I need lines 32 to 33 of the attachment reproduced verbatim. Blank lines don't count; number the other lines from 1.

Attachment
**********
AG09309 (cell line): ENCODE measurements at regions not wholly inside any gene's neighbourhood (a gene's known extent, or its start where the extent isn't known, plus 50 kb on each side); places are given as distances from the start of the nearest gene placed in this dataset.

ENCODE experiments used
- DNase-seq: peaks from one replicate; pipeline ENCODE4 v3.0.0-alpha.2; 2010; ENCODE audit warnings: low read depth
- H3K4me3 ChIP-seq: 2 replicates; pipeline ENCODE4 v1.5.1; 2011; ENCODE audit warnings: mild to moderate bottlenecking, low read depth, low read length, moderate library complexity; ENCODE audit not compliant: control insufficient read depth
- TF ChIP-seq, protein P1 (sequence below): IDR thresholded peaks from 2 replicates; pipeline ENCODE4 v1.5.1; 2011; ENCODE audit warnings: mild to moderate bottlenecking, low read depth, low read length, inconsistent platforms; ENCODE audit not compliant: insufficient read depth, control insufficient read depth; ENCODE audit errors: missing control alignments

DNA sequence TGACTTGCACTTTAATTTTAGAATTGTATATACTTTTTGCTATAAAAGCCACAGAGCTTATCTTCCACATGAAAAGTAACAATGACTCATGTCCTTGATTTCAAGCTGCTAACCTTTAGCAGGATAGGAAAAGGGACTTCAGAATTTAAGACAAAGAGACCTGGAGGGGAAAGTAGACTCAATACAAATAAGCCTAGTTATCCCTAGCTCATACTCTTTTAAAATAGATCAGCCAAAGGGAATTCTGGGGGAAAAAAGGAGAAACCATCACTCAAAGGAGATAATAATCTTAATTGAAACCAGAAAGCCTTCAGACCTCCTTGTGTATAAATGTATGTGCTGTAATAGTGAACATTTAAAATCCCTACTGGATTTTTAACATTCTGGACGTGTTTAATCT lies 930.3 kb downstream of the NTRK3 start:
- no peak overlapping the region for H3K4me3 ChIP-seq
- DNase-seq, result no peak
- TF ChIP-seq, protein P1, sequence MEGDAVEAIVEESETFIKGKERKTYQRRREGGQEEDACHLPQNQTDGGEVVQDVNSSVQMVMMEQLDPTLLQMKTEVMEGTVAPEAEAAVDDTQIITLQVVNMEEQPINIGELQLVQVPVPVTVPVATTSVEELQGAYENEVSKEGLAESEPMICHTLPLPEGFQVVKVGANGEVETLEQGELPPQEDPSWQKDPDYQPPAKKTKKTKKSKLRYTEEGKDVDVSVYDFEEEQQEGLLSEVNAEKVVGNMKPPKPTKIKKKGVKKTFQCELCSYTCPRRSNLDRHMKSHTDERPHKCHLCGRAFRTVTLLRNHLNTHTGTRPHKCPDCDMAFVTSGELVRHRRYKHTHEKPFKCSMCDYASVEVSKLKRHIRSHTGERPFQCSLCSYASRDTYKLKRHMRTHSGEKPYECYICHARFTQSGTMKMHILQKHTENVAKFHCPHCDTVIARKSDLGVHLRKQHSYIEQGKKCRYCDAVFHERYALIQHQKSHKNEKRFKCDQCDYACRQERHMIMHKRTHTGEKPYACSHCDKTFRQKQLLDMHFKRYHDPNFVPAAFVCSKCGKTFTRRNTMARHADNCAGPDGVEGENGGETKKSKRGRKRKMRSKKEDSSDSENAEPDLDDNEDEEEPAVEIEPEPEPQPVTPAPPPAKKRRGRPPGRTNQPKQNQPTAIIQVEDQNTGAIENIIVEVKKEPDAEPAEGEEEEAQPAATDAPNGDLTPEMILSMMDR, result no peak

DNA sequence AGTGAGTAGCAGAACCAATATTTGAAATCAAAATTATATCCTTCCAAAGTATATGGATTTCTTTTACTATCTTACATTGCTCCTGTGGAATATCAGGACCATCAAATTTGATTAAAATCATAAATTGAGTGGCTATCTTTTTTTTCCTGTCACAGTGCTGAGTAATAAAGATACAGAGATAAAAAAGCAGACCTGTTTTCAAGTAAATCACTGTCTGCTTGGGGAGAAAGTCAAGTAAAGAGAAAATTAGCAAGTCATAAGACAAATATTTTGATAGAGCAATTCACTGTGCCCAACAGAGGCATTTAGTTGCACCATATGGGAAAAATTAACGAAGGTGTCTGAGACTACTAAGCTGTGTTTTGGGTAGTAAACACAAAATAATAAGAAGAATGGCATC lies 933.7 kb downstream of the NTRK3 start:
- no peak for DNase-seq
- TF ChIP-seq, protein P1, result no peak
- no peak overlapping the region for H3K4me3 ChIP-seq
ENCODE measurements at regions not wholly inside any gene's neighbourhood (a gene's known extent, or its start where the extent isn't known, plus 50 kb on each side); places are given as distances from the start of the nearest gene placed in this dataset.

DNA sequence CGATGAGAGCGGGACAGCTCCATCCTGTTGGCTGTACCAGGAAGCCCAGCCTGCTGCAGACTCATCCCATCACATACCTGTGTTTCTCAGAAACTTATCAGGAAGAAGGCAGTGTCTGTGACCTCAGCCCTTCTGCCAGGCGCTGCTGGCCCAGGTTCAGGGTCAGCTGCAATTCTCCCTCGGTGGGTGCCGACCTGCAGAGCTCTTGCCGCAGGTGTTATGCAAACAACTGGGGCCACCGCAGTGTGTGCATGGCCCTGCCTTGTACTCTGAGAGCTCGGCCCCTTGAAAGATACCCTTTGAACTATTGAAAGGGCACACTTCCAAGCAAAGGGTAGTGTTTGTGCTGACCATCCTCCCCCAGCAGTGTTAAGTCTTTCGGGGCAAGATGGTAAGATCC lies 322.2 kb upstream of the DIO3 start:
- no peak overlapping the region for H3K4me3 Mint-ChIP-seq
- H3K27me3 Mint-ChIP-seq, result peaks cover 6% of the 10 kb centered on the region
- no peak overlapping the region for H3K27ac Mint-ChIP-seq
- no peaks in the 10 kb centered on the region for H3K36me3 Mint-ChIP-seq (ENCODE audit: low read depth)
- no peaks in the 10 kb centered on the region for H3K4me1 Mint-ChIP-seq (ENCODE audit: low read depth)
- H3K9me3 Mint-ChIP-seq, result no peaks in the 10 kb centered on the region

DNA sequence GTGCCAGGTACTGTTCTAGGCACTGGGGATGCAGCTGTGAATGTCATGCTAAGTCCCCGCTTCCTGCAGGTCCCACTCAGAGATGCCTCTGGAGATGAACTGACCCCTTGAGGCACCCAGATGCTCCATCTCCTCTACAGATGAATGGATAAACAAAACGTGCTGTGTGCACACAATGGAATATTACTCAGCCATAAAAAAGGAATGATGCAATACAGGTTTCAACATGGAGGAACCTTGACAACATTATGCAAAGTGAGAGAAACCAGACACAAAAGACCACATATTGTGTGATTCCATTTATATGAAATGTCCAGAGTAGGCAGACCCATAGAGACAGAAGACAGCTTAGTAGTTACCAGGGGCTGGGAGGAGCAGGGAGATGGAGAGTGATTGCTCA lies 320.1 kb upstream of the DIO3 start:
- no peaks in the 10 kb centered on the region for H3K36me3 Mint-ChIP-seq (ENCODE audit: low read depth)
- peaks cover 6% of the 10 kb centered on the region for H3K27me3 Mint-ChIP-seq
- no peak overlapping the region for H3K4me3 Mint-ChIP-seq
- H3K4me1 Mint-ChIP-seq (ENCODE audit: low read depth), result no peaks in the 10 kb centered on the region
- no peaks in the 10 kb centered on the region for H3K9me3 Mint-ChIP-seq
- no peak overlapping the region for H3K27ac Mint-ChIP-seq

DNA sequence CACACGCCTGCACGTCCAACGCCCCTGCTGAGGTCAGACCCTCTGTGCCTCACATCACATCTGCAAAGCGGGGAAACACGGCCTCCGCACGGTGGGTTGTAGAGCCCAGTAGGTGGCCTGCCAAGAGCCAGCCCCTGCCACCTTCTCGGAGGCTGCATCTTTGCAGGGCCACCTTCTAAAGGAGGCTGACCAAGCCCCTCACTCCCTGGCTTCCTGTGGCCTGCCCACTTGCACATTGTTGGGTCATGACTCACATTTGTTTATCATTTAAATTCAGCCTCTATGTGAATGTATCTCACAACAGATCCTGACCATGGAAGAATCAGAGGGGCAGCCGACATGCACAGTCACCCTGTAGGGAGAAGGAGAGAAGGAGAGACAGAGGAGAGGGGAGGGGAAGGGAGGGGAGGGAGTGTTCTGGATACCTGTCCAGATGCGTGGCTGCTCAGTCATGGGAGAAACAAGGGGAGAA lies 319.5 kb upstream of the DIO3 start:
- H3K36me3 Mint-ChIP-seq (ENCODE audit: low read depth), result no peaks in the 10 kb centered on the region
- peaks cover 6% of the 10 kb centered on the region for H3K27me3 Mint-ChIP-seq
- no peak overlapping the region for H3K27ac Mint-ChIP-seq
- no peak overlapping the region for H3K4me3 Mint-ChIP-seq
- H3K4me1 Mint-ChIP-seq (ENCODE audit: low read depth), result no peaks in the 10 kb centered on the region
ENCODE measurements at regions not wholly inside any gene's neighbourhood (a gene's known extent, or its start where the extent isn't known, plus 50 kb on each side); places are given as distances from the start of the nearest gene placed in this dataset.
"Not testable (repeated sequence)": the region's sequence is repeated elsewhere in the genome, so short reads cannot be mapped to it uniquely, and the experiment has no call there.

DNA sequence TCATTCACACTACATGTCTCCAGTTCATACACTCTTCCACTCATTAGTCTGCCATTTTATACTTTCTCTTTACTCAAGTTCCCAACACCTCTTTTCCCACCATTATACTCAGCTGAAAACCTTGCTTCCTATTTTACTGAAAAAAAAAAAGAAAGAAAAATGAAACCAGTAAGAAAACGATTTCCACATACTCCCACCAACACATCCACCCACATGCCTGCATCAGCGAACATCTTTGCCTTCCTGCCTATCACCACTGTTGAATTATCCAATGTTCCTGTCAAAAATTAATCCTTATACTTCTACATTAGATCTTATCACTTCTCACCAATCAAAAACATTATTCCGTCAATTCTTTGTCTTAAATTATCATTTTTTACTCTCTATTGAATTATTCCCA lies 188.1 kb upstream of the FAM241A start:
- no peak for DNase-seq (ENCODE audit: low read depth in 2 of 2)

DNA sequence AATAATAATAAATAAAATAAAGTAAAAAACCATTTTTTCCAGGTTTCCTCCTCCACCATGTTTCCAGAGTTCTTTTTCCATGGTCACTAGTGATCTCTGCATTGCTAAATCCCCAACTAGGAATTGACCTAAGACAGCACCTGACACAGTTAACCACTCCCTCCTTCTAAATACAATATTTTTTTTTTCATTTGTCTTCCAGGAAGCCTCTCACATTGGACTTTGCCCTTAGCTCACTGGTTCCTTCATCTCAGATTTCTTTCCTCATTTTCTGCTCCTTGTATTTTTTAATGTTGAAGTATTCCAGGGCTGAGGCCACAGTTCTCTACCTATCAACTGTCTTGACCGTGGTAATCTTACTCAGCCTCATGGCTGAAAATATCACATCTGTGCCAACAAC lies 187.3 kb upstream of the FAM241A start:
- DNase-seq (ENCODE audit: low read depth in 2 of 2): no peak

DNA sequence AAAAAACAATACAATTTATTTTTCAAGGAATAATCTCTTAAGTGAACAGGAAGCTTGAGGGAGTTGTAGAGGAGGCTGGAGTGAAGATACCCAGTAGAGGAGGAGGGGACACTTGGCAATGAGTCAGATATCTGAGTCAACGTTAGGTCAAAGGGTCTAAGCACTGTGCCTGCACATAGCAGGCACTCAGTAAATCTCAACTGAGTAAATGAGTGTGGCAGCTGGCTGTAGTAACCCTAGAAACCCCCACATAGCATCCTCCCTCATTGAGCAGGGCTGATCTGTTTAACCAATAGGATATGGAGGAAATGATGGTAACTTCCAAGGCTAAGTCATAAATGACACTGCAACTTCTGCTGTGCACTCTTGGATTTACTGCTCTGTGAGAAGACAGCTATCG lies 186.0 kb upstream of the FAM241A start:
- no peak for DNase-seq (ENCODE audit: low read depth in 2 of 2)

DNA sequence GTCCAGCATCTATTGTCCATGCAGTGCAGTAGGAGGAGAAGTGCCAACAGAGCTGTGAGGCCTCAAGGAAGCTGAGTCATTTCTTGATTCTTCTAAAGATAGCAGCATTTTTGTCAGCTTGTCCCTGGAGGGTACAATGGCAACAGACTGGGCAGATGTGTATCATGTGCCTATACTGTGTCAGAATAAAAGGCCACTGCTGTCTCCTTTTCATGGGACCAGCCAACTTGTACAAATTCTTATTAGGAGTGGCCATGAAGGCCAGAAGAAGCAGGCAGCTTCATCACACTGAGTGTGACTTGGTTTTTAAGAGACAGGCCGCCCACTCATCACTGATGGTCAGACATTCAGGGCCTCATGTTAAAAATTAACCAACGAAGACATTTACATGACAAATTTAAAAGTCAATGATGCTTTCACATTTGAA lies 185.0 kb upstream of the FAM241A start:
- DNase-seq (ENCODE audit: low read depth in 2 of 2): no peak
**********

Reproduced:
- no peak overlapping the region for H3K27ac Mint-ChIP-seq
- no peak overlapping the region for H3K4me3 Mint-ChIP-seq